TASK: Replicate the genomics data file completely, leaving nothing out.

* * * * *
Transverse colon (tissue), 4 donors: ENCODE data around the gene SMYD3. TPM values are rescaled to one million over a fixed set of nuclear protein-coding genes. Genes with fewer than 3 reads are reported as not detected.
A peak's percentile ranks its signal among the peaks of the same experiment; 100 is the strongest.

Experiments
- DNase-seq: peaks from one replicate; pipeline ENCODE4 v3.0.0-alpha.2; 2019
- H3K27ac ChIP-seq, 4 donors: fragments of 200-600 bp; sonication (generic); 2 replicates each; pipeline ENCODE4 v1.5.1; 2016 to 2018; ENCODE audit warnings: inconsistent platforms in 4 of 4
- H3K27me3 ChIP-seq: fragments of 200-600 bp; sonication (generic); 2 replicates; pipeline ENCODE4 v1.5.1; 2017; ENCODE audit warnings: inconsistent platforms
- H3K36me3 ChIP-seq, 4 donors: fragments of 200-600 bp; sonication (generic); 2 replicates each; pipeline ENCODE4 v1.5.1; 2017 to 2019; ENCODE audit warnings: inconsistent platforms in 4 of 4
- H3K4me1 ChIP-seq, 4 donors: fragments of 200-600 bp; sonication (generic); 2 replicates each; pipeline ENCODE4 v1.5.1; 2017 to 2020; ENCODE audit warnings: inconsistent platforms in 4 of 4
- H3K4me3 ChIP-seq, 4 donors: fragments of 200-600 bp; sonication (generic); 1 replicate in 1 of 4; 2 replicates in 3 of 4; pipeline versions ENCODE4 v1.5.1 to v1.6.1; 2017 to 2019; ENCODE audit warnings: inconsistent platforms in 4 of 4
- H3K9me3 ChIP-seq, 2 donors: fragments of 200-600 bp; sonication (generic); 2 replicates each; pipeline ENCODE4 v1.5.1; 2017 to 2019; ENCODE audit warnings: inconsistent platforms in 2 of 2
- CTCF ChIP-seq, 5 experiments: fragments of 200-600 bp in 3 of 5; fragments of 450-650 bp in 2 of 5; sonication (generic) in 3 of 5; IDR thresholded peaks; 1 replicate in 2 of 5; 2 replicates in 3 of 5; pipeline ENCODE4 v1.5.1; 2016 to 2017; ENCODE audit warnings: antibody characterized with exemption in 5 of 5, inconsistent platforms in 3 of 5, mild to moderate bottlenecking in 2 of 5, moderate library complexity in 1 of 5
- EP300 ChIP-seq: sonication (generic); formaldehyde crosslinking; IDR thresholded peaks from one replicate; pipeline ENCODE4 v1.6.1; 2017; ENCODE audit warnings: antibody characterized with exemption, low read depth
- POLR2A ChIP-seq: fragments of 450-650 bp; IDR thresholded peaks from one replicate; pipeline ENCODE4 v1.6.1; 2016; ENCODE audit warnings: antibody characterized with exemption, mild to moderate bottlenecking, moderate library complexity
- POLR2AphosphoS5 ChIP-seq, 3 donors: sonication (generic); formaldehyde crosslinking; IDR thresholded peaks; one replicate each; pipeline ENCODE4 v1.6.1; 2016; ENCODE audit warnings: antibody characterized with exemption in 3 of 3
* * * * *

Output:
Transverse colon (tissue), 4 donors: ENCODE data around the gene SMYD3. TPM values are rescaled to one million over a fixed set of nuclear protein-coding genes. Genes with fewer than 3 reads are reported as not detected.
A peak's percentile ranks its signal among the peaks of the same experiment; 100 is the strongest.

Experiments
- DNase-seq: peaks from one replicate; pipeline ENCODE4 v3.0.0-alpha.2; 2019
- H3K27ac ChIP-seq, 4 donors: fragments of 200-600 bp; sonication (generic); 2 replicates each; pipeline ENCODE4 v1.5.1; 2016 to 2018; ENCODE audit warnings: inconsistent platforms in 4 of 4
- H3K27me3 ChIP-seq: fragments of 200-600 bp; sonication (generic); 2 replicates; pipeline ENCODE4 v1.5.1; 2017; ENCODE audit warnings: inconsistent platforms
- H3K36me3 ChIP-seq, 4 donors: fragments of 200-600 bp; sonication (generic); 2 replicates each; pipeline ENCODE4 v1.5.1; 2017 to 2019; ENCODE audit warnings: inconsistent platforms in 4 of 4
- H3K4me1 ChIP-seq, 4 donors: fragments of 200-600 bp; sonication (generic); 2 replicates each; pipeline ENCODE4 v1.5.1; 2017 to 2020; ENCODE audit warnings: inconsistent platforms in 4 of 4
- H3K4me3 ChIP-seq, 4 donors: fragments of 200-600 bp; sonication (generic); 1 replicate in 1 of 4; 2 replicates in 3 of 4; pipeline versions ENCODE4 v1.5.1 to v1.6.1; 2017 to 2019; ENCODE audit warnings: inconsistent platforms in 4 of 4
- H3K9me3 ChIP-seq, 2 donors: fragments of 200-600 bp; sonication (generic); 2 replicates each; pipeline ENCODE4 v1.5.1; 2017 to 2019; ENCODE audit warnings: inconsistent platforms in 2 of 2
- CTCF ChIP-seq, 5 experiments: fragments of 200-600 bp in 3 of 5; fragments of 450-650 bp in 2 of 5; sonication (generic) in 3 of 5; IDR thresholded peaks; 1 replicate in 2 of 5; 2 replicates in 3 of 5; pipeline ENCODE4 v1.5.1; 2016 to 2017; ENCODE audit warnings: antibody characterized with exemption in 5 of 5, inconsistent platforms in 3 of 5, mild to moderate bottlenecking in 2 of 5, moderate library complexity in 1 of 5
- EP300 ChIP-seq: sonication (generic); formaldehyde crosslinking; IDR thresholded peaks from one replicate; pipeline ENCODE4 v1.6.1; 2017; ENCODE audit warnings: antibody characterized with exemption, low read depth
- POLR2A ChIP-seq: fragments of 450-650 bp; IDR thresholded peaks from one replicate; pipeline ENCODE4 v1.6.1; 2016; ENCODE audit warnings: antibody characterized with exemption, mild to moderate bottlenecking, moderate library complexity
- POLR2AphosphoS5 ChIP-seq, 3 donors: sonication (generic); formaldehyde crosslinking; IDR thresholded peaks; one replicate each; pipeline ENCODE4 v1.6.1; 2016; ENCODE audit warnings: antibody characterized with exemption in 3 of 3